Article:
We create art for all sorts of dumb reasons. As a kid I signed up for art class because I didn’t want to join any sports. In that class, I drew a portrait of Charlie Sheen (Charlie Sheen!) because I had a crush on him. These are terrible reasons to create.
In John Carney’s Sing Street, Conor (Ferdia Walsh-Peelo) just wants to impress a girl. He sees Lucy Boynton's Raphina standing on a corner, and he's taken by her “dangerous eyes.” She tells him she’s a model, and he asks her if she’d like to star in a music video for his band. She agrees - so now all Conor has to do is form a band. And write a song. And teach his new band that song. And produce a music video.
He does all of those things, and it works. Raphina’s impressed with this shy fifteen-year-old schoolboy. He’s got her attention. After filming that first video for Sing Street’s “The Riddle of the Model,” if you asked Conor why he writes his songs, he’d probably tell you he’s doing it solely to impress a girl. In fact, he freely admits as much to his older brother and musical mentor Brendan (Jack Reynor).
'It’s all about the girl, isn’t it?'
'Yeah, the girl. Yeah.'
It's actually very useful to have a specific audience in mind when creating your art, even if that art will never reach your audience, or will reach far beyond it. We usually create better when we’re creating for someone. At least that’s how it starts.
But the more time Conor spends writing songs he thinks Raphina will like, the more he starts to create music for himself and the rest of his band, a hodgepodge of misfits and weirdos who belong to something for the first time in Sing Street. They need Sing Street, and forgetting the superficial motive that brought Conor here in the first place, he needs it, too.
His home life is in constant turmoil – his parents are unhappy with one another, Brendan's practically a shut-in – and after a change of schools, his life there is no better. He’s sent to the Christian Brothers institution to save money, and on his very first day he’s singled out as a loser. He has a bully, and worse, he’s got a principal who’s out for Conor’s blood. His shoes are the wrong color, his hair’s too wild, “men don’t wear makeup.”
Before Sing Street, Conor quietly bristles under such unjust authority. But the first time he touches his pen to paper and writes “The Riddle of the Model,” he begins to reject these rules – at first through his music, and then in more concrete acts of defiance. Conor’s art gives him the strength to confront a hostile system.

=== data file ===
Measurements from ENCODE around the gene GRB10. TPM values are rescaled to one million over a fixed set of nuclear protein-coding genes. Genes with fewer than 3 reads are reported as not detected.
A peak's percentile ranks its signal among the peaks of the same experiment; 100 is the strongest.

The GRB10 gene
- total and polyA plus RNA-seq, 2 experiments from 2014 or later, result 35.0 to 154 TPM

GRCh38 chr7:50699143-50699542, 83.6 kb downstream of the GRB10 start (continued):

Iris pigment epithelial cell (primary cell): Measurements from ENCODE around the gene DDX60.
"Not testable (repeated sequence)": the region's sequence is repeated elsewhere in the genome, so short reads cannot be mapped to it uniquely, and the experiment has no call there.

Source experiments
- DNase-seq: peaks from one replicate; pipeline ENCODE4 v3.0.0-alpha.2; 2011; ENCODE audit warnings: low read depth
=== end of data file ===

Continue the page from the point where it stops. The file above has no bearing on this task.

It also gives him the strength to understand who he is and why he’s rebelling. At first, Conor tries on musical styles and looks with no real sense of commitment – he bounces from Duran Duran to Depeche Mode to The Cure before settling into his futurist look and sound that’s a little bit of everything, and a lot of just Conor himself.
That look and sound have a name: “happy-sad,” coined by Raphina and wholly adopted by Conor, a philosophy that fortifies him into standing up to his bully, the principal, his parents and anyone who has ever made him feel small and worthless. Conor breaks down this new way of thinking for his band, and as he’s explaining it, the very moment he’s saying the words, you can see him starting to believe it. This is the moment that Conor’s music transforms him, and it’s after this moment that he transforms his music right back, from a pop pastiche of different bands admired by his brother to art that is a true reflection of Conor's soul.
‘What does happy-sad even mean? How can you be both things? It makes no sense.’
‘It means that I'm stuck in a shithole full of morons and rapists and bullies, and I'm gonna deal with it. Okay? It's just how life is. I'm going to try and accept it, and get on with it, and make some art.’
‘So how does that affect our music?’
Conor's just one kid, one without physical strength or material resources, but he can fight back against bullies and a broken system though his music. And he does.
I’ve read too much since Tuesday night, poring over political analyses and calls to arms and the white noise of the Internet that has grown much noisier in this time of crisis. I’ve read too much to remember who said what, in many cases, so here I’ll have to paraphrase an unknown source, with apologies:
We create our best art and our best selves in a counter-culture.
There are different ways we can fight, and we should use them all, any way that empowers us and protects those who need protecting. March, donate, volunteer, listen, stay informed, stand in between a hostile authority and those it seeks to trounce.
But art will always be the best way to fight bullies, to rebel against a broken system. It makes sense when you think about it: how do we fight destruction? We create. It doesn’t have to be overt, a rabble-rousing treatise nailed to the door of the White House, and it doesn’t even have to be covert, anti-governmental subtext woven into the narrative of your dystopian fiction. It can be either of those things, or it can just be art for art’s sake, which is in itself an act of rebellion – a way to make something beautiful in a world that suddenly feels uglier than it ever has.
Make art for dumb reasons. Make it to impress a boy or a girl or your parents. Make it because you can't sleep or you're anti-social or you want to get out of P.E. Just make it, and then watch as it makes you stronger and better, a person more willing and better prepared to speak up for good and protect the unprotected.
And while I'm telling you what to do - watch Sing Street. It's newly on Netflix, and I needed it last night. You probably need it, too.